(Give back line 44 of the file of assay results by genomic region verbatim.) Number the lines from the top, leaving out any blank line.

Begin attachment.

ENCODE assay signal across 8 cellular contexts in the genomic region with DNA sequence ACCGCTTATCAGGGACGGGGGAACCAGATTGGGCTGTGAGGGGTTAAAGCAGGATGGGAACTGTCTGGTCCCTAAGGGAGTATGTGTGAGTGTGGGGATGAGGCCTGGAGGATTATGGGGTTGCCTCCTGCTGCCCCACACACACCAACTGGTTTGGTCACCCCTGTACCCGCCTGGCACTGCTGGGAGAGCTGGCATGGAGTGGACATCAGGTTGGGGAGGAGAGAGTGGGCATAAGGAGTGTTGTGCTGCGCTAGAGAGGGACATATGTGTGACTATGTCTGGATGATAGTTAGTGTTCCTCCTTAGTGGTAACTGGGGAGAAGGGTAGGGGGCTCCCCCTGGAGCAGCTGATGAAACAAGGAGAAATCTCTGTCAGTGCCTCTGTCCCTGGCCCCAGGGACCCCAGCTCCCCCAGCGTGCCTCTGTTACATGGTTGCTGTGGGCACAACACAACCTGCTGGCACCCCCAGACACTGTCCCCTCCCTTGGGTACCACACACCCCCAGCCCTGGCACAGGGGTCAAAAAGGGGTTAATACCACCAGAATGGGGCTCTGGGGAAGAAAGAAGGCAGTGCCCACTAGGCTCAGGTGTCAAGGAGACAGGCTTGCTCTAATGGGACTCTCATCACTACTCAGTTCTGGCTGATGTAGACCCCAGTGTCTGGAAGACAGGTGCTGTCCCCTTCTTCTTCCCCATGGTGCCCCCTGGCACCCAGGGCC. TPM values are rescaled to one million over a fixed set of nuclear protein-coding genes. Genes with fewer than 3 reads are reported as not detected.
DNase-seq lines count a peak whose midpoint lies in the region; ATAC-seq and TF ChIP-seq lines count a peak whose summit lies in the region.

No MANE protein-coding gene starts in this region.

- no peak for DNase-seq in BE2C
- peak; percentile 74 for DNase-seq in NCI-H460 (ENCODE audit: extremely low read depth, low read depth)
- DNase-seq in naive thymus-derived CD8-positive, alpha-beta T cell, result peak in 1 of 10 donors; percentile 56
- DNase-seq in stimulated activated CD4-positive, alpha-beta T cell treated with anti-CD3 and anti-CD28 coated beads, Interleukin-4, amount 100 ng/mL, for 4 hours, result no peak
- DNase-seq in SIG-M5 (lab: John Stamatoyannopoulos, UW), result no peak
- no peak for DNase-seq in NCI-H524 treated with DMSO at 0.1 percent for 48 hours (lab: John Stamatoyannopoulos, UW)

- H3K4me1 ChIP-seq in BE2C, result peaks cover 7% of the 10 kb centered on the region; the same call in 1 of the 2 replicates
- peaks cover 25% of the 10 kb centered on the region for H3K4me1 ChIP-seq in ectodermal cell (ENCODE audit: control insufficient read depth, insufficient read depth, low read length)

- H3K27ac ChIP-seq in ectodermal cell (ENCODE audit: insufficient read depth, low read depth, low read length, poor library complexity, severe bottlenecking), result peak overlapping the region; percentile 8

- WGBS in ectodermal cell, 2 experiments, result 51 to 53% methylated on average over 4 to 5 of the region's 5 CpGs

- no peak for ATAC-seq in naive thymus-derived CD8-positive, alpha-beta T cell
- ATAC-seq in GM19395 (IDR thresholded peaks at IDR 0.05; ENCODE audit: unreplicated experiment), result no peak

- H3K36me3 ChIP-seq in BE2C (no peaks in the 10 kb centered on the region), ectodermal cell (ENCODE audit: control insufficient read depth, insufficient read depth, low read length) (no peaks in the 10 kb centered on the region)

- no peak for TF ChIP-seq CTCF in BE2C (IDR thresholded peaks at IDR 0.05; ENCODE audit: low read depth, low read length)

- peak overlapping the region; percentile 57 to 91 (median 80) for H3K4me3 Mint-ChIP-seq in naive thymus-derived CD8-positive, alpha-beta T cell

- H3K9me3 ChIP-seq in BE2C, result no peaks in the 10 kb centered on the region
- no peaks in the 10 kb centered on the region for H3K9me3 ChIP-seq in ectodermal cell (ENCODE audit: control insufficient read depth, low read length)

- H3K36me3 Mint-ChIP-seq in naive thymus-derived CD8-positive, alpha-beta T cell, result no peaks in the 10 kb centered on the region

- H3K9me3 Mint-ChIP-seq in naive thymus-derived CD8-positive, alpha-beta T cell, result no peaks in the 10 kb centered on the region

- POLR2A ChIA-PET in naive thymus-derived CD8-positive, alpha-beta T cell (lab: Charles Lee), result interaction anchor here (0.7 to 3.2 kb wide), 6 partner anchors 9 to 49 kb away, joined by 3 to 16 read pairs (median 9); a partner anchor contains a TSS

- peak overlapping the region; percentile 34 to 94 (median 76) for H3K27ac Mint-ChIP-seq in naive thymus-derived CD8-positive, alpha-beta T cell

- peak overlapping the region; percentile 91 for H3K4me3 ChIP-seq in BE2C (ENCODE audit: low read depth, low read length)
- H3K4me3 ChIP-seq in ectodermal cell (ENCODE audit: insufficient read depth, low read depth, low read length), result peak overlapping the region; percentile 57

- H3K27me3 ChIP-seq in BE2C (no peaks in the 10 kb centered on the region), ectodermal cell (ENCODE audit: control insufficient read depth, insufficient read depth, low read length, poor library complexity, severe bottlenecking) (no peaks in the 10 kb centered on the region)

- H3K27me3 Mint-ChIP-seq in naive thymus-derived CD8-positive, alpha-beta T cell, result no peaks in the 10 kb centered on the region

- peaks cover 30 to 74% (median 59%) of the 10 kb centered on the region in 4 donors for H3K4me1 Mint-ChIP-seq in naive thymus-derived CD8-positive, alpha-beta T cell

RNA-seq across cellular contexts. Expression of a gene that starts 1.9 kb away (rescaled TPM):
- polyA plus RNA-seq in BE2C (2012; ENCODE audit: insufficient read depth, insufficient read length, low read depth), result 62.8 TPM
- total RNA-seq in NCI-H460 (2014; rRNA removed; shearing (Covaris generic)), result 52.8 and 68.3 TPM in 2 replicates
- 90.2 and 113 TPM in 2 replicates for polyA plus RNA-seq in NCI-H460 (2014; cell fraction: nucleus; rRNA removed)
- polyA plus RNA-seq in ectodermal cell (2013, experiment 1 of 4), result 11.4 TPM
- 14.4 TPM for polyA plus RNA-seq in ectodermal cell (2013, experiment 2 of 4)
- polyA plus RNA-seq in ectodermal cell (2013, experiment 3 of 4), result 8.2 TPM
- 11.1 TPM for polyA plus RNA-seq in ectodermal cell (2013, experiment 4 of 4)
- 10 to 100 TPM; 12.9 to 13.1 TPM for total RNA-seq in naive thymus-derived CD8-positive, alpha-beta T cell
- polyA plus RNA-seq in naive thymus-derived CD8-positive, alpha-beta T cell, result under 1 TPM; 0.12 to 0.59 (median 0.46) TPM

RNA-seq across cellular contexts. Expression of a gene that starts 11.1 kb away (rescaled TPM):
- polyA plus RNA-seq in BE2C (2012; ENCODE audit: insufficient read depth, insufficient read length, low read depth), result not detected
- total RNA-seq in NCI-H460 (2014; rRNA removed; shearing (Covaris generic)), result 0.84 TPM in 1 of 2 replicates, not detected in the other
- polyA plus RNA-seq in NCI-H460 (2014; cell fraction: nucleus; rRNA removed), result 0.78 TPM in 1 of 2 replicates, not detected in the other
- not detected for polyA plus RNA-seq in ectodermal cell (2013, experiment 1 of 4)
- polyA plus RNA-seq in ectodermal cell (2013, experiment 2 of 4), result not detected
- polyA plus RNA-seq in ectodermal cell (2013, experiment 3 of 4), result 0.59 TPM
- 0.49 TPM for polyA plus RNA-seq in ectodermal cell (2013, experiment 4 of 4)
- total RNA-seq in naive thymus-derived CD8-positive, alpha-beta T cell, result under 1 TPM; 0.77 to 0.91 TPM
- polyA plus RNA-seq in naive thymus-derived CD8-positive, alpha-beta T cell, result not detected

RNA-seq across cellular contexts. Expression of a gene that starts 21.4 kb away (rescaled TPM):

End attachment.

- not detected for polyA plus RNA-seq in ectodermal cell (2013, experiment 1 of 4)